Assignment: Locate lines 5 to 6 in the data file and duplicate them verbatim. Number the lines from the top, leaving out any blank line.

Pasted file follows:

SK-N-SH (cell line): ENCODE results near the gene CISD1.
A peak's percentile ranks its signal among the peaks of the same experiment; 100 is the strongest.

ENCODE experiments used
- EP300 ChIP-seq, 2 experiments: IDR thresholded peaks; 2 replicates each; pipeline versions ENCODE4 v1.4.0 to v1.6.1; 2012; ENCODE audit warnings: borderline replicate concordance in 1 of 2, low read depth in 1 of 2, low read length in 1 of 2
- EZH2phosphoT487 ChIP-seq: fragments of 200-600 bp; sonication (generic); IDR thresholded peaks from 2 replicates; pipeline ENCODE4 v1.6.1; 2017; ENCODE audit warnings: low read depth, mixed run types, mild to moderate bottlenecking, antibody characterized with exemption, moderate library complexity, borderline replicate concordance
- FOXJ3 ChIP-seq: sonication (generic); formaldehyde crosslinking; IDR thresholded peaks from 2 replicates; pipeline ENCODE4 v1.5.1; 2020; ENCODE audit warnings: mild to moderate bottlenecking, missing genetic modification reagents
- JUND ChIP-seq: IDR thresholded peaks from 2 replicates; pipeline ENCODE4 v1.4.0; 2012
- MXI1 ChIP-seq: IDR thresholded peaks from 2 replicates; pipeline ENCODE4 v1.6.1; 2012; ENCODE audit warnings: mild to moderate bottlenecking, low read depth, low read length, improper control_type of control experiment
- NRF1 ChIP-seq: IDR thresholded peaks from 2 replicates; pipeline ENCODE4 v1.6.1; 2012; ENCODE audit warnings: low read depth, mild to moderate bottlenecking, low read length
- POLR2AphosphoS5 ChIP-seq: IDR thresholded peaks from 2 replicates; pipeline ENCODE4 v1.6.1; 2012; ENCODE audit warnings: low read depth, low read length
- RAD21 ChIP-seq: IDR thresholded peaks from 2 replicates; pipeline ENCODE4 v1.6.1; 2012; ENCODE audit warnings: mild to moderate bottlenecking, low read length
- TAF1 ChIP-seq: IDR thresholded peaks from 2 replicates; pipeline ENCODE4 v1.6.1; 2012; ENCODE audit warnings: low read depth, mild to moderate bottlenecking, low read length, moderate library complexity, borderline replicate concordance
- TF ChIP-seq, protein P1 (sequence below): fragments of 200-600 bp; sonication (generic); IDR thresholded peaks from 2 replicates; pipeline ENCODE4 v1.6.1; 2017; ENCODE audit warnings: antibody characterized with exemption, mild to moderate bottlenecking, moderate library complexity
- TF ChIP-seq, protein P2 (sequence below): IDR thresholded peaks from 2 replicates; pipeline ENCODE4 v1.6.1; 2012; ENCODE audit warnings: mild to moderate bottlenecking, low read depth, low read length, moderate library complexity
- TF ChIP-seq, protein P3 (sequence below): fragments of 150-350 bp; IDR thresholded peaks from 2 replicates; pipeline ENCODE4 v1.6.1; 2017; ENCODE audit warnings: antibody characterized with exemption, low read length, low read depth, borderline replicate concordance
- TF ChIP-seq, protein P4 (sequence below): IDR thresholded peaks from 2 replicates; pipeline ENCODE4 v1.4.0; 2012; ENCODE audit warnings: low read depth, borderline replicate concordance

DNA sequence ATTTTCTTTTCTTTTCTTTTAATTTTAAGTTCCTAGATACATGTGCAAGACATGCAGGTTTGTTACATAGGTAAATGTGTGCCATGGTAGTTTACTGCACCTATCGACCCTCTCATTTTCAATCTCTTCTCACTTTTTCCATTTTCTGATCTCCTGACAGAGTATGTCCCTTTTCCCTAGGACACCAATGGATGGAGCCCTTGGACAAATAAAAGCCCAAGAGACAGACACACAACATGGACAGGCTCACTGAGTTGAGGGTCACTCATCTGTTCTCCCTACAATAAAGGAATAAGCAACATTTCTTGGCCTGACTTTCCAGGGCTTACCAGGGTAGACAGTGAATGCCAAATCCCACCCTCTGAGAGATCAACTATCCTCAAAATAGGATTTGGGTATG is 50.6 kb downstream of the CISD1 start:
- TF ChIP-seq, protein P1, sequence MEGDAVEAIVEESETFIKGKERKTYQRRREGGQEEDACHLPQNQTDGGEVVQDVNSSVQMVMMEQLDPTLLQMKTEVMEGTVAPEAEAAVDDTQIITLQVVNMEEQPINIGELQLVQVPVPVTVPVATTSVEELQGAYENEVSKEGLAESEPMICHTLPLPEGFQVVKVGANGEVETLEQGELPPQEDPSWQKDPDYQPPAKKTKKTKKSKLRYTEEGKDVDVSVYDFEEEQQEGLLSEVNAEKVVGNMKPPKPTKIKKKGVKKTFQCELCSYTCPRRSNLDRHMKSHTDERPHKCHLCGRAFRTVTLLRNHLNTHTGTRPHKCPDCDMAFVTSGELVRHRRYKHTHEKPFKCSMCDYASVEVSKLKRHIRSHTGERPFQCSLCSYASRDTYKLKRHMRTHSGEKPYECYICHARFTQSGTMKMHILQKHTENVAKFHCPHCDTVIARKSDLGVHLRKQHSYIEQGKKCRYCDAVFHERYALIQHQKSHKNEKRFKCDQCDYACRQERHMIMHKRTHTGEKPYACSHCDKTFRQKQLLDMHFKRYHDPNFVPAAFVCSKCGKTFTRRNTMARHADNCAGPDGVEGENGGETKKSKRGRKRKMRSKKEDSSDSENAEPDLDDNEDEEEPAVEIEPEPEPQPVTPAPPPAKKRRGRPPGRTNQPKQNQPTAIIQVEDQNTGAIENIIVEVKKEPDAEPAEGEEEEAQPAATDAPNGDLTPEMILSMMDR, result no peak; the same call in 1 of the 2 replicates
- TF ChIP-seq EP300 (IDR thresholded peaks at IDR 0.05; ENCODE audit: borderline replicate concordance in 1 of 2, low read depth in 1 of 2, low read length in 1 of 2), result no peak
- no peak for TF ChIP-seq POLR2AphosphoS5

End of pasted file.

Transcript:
- EZH2phosphoT487 ChIP-seq: fragments of 200-600 bp; sonication (generic); IDR thresholded peaks from 2 replicates; pipeline ENCODE4 v1.6.1; 2017; ENCODE audit warnings: low read depth, mixed run types, mild to moderate bottlenecking, antibody characterized with exemption, moderate library complexity, borderline replicate concordance
- FOXJ3 ChIP-seq: sonication (generic); formaldehyde crosslinking; IDR thresholded peaks from 2 replicates; pipeline ENCODE4 v1.5.1; 2020; ENCODE audit warnings: mild to moderate bottlenecking, missing genetic modification reagents